‘In Pete We Trust’: NBC News’ Pete Williams Looks at the Supreme Court’s Future

The U.S. Supreme Court on Jan. 27, 2022 in Washington, DC. (Jabin Botsford / The Washington Post via Getty Images)

This year marked a major turning point for the U.S. Supreme Court, with the announced retirement of Justice Stephen Breyer and the confirmation of Justice Ketanji Brown Jackson, the first African American woman to serve on the court. NBC News also faces a major transition in its reporting on the court: Pete Williams, who has covered the nation’s highest court since 1993, is retiring from journalism in July.  

Williams, 70, has been at the forefront of almost three decades of major judicial decisions from the high court, including Bush v. Gore, which declared the winner of the 2000 presidential election; Obergefell v. Hodges, which in 2015 legalized same-sex marriage nationwide; and decisions that upheld the Affordable Care Act.  

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His command of a complex news beat, which in his words has a “high homework-to-getting-on-the-air ratio,” has earned wide respect from across the NBCUniversal News Group. When NBC News President Noah Oppenheim announced Williams’ plan to retire on May 19, he said Williams “is quite simply one of the most respected, trusted and steadfast names in news.”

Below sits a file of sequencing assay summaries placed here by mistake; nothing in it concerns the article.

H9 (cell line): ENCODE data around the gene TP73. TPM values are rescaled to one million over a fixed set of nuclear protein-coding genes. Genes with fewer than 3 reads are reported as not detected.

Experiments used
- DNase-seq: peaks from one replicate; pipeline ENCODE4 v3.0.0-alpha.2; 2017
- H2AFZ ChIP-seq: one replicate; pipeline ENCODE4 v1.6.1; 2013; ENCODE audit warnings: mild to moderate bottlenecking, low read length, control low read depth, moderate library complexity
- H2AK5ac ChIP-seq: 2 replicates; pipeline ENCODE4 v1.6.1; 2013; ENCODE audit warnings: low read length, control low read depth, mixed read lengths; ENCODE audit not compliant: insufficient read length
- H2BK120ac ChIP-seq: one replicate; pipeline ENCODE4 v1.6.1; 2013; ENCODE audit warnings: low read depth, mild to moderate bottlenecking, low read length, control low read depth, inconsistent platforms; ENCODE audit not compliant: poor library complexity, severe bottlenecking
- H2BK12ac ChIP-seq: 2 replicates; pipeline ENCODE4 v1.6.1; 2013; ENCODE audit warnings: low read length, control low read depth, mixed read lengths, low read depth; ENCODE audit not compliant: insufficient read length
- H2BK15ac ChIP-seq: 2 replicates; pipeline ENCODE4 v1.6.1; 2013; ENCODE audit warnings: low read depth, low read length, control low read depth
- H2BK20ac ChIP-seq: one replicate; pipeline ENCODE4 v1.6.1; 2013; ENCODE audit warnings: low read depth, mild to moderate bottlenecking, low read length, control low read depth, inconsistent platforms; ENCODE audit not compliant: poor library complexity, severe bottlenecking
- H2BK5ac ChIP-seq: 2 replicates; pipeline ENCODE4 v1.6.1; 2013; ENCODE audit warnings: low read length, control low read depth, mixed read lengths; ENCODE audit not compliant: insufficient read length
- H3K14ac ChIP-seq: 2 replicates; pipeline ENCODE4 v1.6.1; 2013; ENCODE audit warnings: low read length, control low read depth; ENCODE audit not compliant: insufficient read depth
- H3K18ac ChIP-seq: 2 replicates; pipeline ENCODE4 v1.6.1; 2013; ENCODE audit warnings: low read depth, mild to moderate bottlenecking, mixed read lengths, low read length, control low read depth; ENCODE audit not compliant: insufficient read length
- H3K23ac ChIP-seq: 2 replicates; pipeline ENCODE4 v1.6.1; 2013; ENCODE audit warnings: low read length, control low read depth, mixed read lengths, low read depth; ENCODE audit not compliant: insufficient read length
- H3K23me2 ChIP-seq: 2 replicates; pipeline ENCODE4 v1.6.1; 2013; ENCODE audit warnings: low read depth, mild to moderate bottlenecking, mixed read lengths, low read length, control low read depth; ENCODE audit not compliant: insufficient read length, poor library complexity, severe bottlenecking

TODAY co-host Savannah Guthrie said of Williams, “Around our newsroom, we have a saying: ‘In Pete we trust.’” 

Pete Williams
Pete Williams

Williams’ final weeks as a Supreme Court correspondent also promises to be historic, as a leaked draft opinion suggests the court is poised to overturn the 1973 Roe v. Wade decision, which granted the right to abortion.  

In an internal newsroom call with CNBC anchor Shepard Smith on June 7, Williams reflected that if the court does overturn Roe, “it would be one of the very few times in American history that the Supreme Court has ever overturned an earlier decision that declared a constitutional right. And it would certainly be the only time for a right that had considerable public support.” 

Smith asked Williams if he would continue to write about the Supreme Court on another platform, but Williams responded he would “pass the torch to someone else,” adding: “Those days are soon to be behind me.”  

Before Williams hung up his reporter’s microphone, NBCUniversal’s Diversity, Equity & Inclusion Team invited him to another internal newsroom event with Ken Strickland, NBC News’ Washington bureau chief, on June 8. Read selections of their discussion below, on the impact of the court’s pending abortion ruling, the potential influence of Jackson and Williams’ reporting career.  

Could Roe v. Wade ruling impact gay marriage?